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For more than twenty years, A Guide to Documentary Editing has proven an invaluable tool for scholarly editors, editors-in-training, readers of documentary editions, and other students of American history and literature. This new, extensively revised edition of the Guide arrives in the midst of great change in the field. In addition to exploring fully the increasingly central role electronic technology plays in the editing process, this edition provides the most current treatment of the craft's fundamental issues. These include locating and collecting sources, transcribing source texts, conventions of textual treatment, dealing with nontextual elements, and preparing editions for publishers. The documentary-editing environment is more vibrant than ever, and the authors draw on this wealth of activity to include numerous examples of the Guide 's principles in practice.
Over the past twenty years, the field of scholarly editing has expanded and altered immeasurably. In Editing Documents and Texts Beth Luey has compiled for the first time 900 references from nearly 200 journals and books that explain how scholarly editors do their work and the theories behind their editing. Bridging the traditional gap between historical and literary editing, Luey surveys the relevant scholarship in all editorial fields and presents a thorough picture of the state of the discipline.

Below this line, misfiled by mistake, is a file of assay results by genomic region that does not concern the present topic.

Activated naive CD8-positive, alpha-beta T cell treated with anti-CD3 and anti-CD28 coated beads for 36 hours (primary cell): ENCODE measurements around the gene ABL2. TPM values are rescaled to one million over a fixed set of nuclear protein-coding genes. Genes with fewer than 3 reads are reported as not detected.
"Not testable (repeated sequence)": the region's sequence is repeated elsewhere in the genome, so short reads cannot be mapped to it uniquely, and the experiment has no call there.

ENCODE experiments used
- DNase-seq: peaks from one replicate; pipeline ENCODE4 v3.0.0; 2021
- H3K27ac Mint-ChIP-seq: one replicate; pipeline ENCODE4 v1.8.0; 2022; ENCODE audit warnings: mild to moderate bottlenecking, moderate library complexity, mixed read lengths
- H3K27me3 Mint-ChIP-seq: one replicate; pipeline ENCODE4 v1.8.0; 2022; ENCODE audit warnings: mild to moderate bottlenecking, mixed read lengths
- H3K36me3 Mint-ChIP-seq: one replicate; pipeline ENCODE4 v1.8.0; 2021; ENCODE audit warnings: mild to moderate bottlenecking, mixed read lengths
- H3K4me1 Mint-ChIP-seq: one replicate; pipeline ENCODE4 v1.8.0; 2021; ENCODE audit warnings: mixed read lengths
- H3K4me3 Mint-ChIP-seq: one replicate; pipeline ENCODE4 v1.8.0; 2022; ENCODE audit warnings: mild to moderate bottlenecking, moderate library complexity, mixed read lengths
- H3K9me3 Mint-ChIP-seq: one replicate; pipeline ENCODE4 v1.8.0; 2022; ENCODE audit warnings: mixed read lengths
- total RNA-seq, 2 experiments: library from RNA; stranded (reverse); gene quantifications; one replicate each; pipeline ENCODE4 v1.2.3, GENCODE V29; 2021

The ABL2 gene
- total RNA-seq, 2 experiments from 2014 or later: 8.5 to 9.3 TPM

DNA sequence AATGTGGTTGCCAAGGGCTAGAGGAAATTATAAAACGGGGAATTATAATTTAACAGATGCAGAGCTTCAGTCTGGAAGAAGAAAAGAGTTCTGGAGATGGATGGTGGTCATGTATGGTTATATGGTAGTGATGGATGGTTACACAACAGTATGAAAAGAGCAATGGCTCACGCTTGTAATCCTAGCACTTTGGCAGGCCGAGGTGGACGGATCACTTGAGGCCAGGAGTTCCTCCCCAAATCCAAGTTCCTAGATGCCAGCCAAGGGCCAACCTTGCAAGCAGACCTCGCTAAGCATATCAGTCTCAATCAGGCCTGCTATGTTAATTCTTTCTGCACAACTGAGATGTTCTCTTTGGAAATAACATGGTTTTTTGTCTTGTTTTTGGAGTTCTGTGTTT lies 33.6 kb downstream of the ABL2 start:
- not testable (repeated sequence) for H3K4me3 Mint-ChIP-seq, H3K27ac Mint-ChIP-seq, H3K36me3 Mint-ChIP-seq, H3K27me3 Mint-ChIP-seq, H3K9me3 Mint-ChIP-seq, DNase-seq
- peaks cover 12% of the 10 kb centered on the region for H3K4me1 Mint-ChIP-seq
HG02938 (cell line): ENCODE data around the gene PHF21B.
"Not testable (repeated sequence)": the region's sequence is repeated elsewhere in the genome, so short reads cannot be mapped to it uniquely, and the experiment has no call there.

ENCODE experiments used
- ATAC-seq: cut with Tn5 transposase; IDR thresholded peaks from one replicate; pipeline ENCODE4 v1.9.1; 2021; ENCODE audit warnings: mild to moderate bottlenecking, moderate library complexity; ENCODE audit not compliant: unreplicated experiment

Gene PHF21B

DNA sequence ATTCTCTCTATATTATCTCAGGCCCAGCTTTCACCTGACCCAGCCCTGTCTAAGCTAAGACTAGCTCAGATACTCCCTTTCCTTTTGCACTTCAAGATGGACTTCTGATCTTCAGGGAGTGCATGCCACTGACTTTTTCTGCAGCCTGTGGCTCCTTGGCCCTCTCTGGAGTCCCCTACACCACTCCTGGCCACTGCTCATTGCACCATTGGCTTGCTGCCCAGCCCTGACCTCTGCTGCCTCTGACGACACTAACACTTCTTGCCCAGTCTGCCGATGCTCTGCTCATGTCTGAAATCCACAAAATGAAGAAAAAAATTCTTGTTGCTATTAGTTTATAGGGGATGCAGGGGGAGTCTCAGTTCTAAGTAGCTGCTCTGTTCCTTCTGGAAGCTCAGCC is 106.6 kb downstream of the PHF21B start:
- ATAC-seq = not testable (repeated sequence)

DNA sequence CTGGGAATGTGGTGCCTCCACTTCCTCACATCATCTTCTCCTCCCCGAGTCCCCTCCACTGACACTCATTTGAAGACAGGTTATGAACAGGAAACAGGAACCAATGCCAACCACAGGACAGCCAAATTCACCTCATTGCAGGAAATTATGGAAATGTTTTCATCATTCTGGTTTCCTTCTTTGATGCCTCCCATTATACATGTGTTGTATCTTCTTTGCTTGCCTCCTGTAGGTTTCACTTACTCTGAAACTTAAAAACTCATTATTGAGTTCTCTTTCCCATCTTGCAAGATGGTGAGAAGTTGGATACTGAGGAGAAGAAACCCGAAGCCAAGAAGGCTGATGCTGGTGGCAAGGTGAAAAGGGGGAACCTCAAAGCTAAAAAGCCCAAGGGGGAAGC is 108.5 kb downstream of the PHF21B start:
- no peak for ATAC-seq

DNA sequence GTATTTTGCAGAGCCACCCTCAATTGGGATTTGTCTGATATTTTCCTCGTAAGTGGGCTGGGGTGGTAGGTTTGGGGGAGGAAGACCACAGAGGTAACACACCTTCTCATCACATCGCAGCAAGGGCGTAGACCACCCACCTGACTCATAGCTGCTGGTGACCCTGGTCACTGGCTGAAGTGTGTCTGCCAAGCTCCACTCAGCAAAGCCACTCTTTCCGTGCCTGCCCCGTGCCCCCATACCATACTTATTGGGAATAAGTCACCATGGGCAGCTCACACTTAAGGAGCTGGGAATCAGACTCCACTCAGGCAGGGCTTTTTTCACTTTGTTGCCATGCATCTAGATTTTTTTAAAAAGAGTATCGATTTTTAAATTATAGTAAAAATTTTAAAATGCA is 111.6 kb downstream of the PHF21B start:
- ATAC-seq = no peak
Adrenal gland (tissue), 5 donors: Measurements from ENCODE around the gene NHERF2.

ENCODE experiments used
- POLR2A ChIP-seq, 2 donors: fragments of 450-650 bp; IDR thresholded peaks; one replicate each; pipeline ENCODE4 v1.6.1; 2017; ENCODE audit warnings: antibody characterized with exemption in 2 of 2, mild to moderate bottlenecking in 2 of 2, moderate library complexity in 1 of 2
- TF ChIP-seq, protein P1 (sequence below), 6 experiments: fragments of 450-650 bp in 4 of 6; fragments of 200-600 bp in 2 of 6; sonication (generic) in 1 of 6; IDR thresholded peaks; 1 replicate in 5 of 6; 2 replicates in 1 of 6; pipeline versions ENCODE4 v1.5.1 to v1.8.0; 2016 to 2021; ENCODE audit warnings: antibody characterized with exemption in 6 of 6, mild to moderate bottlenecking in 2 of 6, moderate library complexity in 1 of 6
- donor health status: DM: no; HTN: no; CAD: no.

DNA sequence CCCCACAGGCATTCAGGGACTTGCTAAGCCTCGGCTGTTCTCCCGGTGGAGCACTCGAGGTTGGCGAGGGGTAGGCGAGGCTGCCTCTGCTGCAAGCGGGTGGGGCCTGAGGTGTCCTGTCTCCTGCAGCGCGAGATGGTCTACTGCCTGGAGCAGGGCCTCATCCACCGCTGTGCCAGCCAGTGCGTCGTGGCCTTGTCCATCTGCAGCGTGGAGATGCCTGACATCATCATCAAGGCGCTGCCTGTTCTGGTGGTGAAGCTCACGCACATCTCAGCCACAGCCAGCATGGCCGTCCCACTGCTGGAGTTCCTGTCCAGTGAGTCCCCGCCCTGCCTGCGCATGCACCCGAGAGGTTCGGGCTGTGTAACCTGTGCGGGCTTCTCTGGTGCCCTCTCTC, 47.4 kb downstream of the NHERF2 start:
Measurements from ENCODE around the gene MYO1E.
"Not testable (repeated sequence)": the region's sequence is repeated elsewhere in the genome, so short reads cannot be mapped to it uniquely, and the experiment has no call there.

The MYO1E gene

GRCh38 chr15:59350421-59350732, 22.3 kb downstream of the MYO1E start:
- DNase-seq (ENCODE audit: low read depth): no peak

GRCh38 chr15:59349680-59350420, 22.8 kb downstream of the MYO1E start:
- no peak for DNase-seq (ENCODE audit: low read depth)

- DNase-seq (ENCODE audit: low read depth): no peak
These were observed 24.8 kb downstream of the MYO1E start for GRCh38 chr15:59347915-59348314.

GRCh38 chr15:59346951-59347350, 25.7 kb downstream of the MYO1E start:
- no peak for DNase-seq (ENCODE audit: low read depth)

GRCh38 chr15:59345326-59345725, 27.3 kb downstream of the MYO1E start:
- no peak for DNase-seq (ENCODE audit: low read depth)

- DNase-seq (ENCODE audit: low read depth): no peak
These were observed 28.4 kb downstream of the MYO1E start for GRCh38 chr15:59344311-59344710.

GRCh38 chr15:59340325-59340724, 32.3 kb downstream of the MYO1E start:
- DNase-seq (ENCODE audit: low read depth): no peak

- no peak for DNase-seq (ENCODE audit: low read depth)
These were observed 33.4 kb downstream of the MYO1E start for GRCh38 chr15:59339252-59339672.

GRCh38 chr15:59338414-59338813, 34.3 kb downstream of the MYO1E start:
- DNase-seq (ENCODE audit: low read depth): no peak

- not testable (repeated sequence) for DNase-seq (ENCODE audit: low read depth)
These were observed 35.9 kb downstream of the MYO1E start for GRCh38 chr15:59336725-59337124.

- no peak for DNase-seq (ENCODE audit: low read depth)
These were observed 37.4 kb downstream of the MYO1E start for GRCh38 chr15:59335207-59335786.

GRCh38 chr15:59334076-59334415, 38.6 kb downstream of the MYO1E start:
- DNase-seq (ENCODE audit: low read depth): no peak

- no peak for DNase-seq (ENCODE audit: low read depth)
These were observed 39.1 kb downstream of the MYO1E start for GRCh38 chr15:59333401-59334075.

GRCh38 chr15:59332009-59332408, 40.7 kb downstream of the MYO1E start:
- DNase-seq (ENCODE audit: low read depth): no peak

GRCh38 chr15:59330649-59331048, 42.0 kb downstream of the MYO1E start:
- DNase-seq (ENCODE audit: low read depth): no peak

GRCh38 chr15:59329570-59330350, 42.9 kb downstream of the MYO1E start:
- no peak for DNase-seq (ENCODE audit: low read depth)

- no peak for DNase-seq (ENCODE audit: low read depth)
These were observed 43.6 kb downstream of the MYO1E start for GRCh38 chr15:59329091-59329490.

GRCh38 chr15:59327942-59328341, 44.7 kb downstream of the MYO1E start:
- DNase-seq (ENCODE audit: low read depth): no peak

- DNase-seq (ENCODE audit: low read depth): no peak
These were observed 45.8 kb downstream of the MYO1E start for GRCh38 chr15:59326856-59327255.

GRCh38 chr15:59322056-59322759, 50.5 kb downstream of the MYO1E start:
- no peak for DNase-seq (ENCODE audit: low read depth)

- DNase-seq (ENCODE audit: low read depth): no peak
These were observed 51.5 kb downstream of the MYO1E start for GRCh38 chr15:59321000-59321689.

This volume is aimed both at more experienced editors, who may wish to skip over the advice offered in the introduction, as well as at those who are new to the craft and want to know how to begin work on publishing historical documents of interest to them.
A career guide for students interested in pursuing a career in historical editing and publishing. Includes: Required training and experience, descriptions of job types, and profiles of practicing historical editors.
Since 1979, Documentary Editing has been a premier journal in the field of documentary and textual editing. Beginning with the 2012 issue, Documentary Editing has been renamed Scholarly Editing: The Annual of the Association for Documentary Editing and has become an open-access, digital publication. While retaining the familiar content of the print journal, including peer-reviewed essays about editorial theory and practice, the 2012 issue of Scholarly Editing is the first to publish peer-reviewed editions.
The Association for Documentary Editing was created in 1978 to promote documentary editing through the cooperation and exchange of ideas among the community of editors. The majority of editing done on ADE-associated projects is carried out by university-based editors, researchers, and faculty members. Some are multi-volume editions that are being compiled by full-time staffs, while others are solo projects.
The Institute for the Editing of Historical Documents is an annual five-day workshop for individuals new to historical documentary editing. Experienced documentary editors provide instruction in the principles of their field and insight into the realities of their work.